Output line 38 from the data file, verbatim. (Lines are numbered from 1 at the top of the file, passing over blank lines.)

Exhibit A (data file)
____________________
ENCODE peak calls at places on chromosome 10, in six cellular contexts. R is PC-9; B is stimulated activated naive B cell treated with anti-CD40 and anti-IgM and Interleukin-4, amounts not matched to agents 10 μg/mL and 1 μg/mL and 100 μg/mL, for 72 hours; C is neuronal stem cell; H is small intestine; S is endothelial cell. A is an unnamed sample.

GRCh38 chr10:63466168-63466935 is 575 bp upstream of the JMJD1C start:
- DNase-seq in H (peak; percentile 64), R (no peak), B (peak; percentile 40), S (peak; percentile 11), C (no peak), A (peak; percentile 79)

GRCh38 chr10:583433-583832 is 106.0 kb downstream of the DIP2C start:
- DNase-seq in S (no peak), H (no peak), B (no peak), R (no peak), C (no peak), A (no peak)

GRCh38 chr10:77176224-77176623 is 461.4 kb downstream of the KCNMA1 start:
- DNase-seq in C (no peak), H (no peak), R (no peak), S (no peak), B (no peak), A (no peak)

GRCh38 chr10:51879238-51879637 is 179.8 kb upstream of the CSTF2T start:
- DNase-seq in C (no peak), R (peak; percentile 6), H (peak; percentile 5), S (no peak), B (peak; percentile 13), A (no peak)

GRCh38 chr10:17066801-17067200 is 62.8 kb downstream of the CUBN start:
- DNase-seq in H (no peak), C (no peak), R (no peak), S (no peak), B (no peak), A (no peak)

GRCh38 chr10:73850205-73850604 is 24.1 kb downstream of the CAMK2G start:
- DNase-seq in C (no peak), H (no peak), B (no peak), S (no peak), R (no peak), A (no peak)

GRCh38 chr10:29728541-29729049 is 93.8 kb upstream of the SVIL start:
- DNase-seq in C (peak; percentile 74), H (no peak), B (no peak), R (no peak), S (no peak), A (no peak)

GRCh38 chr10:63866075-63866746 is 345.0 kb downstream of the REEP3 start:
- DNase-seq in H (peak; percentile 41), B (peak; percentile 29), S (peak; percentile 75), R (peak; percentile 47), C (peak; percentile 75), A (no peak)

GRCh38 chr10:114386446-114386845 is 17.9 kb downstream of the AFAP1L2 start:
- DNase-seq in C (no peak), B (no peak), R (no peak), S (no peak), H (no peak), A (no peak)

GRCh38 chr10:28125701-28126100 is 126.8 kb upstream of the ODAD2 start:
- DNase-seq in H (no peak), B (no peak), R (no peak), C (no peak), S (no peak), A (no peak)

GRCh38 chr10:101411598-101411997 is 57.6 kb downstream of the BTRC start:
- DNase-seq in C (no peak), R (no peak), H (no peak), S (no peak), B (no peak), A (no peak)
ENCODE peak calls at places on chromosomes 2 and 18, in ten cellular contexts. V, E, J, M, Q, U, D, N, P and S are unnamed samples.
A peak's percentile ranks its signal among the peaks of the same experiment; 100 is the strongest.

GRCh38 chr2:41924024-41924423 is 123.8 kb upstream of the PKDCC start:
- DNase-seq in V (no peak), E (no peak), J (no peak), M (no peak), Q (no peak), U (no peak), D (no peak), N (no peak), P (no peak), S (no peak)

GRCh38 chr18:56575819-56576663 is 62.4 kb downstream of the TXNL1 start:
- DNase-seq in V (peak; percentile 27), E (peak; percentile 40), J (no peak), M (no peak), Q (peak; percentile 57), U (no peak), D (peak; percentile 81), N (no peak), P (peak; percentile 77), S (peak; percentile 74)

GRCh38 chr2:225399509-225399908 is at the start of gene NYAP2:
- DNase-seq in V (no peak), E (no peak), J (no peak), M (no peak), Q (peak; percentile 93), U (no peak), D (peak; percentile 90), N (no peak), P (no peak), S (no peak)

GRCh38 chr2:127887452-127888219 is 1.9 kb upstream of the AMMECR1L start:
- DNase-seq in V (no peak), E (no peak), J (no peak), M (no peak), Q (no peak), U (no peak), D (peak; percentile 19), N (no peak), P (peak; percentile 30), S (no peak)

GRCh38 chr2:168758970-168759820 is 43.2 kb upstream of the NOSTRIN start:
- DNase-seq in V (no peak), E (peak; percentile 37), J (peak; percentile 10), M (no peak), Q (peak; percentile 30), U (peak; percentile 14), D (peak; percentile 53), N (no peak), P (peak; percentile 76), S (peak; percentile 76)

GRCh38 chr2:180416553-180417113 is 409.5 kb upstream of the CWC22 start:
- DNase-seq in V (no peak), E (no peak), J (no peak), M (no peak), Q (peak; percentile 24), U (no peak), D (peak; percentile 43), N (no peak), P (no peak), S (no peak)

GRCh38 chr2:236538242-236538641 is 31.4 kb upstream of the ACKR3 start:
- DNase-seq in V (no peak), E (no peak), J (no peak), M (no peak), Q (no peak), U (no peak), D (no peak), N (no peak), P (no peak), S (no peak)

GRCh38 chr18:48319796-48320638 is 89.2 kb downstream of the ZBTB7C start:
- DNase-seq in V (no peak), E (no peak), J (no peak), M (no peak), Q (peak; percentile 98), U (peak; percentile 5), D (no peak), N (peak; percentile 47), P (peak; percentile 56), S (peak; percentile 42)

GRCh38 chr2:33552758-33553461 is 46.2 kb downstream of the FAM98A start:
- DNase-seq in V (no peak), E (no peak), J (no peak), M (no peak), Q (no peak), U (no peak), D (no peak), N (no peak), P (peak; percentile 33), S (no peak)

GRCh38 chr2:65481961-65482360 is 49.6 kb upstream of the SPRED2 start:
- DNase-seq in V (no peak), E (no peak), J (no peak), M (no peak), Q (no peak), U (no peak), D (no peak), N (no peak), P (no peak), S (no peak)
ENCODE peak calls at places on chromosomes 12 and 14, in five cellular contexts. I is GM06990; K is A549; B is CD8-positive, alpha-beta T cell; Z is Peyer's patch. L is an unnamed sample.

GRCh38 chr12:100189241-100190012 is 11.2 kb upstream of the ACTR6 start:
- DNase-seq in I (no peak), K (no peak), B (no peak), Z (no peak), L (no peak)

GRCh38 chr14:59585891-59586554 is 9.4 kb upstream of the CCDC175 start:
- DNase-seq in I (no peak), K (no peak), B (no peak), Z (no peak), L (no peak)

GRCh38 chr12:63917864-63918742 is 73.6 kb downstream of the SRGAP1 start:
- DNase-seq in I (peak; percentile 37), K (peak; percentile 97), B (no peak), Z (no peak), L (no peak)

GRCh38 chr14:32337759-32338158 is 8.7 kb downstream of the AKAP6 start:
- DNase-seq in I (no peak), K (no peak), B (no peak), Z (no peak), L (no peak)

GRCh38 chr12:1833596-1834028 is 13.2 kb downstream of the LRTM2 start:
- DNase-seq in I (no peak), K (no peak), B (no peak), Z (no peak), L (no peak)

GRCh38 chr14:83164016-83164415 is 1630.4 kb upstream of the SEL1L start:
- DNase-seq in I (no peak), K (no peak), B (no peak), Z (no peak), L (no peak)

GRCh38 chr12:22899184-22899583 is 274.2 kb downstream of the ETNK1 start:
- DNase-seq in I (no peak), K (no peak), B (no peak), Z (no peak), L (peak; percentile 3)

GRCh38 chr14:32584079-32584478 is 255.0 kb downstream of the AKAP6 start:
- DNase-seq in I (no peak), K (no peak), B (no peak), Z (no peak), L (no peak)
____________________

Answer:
GRCh38 chr2:236538242-236538641 is 31.4 kb upstream of the ACKR3 start: